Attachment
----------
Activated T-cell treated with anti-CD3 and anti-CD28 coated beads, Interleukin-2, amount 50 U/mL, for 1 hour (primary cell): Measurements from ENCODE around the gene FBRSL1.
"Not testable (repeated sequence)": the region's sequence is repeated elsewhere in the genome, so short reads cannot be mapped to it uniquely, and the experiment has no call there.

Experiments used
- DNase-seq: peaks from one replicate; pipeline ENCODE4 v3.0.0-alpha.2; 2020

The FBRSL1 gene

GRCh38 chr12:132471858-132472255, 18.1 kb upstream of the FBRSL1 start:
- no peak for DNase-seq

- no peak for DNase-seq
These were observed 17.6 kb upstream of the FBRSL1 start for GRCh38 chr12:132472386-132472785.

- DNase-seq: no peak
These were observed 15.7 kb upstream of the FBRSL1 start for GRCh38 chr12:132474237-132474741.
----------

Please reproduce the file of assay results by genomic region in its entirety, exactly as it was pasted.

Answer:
Activated T-cell treated with anti-CD3 and anti-CD28 coated beads, Interleukin-2, amount 50 U/mL, for 1 hour (primary cell): Measurements from ENCODE around the gene FBRSL1.
"Not testable (repeated sequence)": the region's sequence is repeated elsewhere in the genome, so short reads cannot be mapped to it uniquely, and the experiment has no call there.

Experiments used
- DNase-seq: peaks from one replicate; pipeline ENCODE4 v3.0.0-alpha.2; 2020

The FBRSL1 gene

GRCh38 chr12:132471858-132472255, 18.1 kb upstream of the FBRSL1 start:
- no peak for DNase-seq

- no peak for DNase-seq
These were observed 17.6 kb upstream of the FBRSL1 start for GRCh38 chr12:132472386-132472785.

- DNase-seq: no peak
These were observed 15.7 kb upstream of the FBRSL1 start for GRCh38 chr12:132474237-132474741.